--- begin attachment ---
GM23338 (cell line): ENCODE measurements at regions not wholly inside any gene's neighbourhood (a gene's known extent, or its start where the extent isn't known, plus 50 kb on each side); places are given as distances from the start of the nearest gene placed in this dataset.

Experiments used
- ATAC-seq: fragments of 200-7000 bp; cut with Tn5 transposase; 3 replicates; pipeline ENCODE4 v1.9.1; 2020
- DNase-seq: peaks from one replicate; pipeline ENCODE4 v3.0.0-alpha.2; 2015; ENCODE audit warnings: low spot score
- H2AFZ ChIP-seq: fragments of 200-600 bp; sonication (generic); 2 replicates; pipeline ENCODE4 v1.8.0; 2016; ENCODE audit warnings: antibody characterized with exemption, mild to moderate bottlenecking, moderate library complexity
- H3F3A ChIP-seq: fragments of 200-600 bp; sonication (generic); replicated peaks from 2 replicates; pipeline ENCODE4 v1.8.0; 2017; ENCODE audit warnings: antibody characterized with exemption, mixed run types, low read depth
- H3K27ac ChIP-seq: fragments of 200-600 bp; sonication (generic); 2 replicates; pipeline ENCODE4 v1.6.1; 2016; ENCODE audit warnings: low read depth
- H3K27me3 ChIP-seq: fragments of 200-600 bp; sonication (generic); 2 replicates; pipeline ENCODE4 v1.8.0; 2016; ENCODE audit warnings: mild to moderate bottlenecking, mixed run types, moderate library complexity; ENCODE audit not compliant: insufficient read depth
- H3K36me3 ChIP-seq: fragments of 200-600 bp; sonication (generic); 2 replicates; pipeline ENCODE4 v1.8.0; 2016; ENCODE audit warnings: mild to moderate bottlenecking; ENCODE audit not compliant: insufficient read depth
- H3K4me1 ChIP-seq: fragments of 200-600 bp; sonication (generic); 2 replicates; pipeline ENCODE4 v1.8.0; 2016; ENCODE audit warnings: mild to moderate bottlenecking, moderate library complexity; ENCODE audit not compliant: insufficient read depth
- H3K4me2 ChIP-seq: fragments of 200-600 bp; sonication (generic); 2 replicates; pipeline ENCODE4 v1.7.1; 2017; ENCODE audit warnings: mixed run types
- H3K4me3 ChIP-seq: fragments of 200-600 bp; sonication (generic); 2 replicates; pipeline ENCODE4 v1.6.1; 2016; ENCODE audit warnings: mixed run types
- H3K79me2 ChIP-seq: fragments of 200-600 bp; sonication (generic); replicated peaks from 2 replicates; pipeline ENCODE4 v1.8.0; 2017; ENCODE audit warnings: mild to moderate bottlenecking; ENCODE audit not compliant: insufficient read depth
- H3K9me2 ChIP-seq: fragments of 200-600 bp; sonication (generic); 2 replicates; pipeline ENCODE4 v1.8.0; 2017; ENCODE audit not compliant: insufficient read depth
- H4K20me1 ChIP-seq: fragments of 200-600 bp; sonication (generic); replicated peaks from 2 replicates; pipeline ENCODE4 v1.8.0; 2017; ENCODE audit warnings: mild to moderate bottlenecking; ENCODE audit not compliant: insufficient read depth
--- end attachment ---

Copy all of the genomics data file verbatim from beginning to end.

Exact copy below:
GM23338 (cell line): ENCODE measurements at regions not wholly inside any gene's neighbourhood (a gene's known extent, or its start where the extent isn't known, plus 50 kb on each side); places are given as distances from the start of the nearest gene placed in this dataset.

Experiments used
- ATAC-seq: fragments of 200-7000 bp; cut with Tn5 transposase; 3 replicates; pipeline ENCODE4 v1.9.1; 2020
- DNase-seq: peaks from one replicate; pipeline ENCODE4 v3.0.0-alpha.2; 2015; ENCODE audit warnings: low spot score
- H2AFZ ChIP-seq: fragments of 200-600 bp; sonication (generic); 2 replicates; pipeline ENCODE4 v1.8.0; 2016; ENCODE audit warnings: antibody characterized with exemption, mild to moderate bottlenecking, moderate library complexity
- H3F3A ChIP-seq: fragments of 200-600 bp; sonication (generic); replicated peaks from 2 replicates; pipeline ENCODE4 v1.8.0; 2017; ENCODE audit warnings: antibody characterized with exemption, mixed run types, low read depth
- H3K27ac ChIP-seq: fragments of 200-600 bp; sonication (generic); 2 replicates; pipeline ENCODE4 v1.6.1; 2016; ENCODE audit warnings: low read depth
- H3K27me3 ChIP-seq: fragments of 200-600 bp; sonication (generic); 2 replicates; pipeline ENCODE4 v1.8.0; 2016; ENCODE audit warnings: mild to moderate bottlenecking, mixed run types, moderate library complexity; ENCODE audit not compliant: insufficient read depth
- H3K36me3 ChIP-seq: fragments of 200-600 bp; sonication (generic); 2 replicates; pipeline ENCODE4 v1.8.0; 2016; ENCODE audit warnings: mild to moderate bottlenecking; ENCODE audit not compliant: insufficient read depth
- H3K4me1 ChIP-seq: fragments of 200-600 bp; sonication (generic); 2 replicates; pipeline ENCODE4 v1.8.0; 2016; ENCODE audit warnings: mild to moderate bottlenecking, moderate library complexity; ENCODE audit not compliant: insufficient read depth
- H3K4me2 ChIP-seq: fragments of 200-600 bp; sonication (generic); 2 replicates; pipeline ENCODE4 v1.7.1; 2017; ENCODE audit warnings: mixed run types
- H3K4me3 ChIP-seq: fragments of 200-600 bp; sonication (generic); 2 replicates; pipeline ENCODE4 v1.6.1; 2016; ENCODE audit warnings: mixed run types
- H3K79me2 ChIP-seq: fragments of 200-600 bp; sonication (generic); replicated peaks from 2 replicates; pipeline ENCODE4 v1.8.0; 2017; ENCODE audit warnings: mild to moderate bottlenecking; ENCODE audit not compliant: insufficient read depth
- H3K9me2 ChIP-seq: fragments of 200-600 bp; sonication (generic); 2 replicates; pipeline ENCODE4 v1.8.0; 2017; ENCODE audit not compliant: insufficient read depth
- H4K20me1 ChIP-seq: fragments of 200-600 bp; sonication (generic); replicated peaks from 2 replicates; pipeline ENCODE4 v1.8.0; 2017; ENCODE audit warnings: mild to moderate bottlenecking; ENCODE audit not compliant: insufficient read depth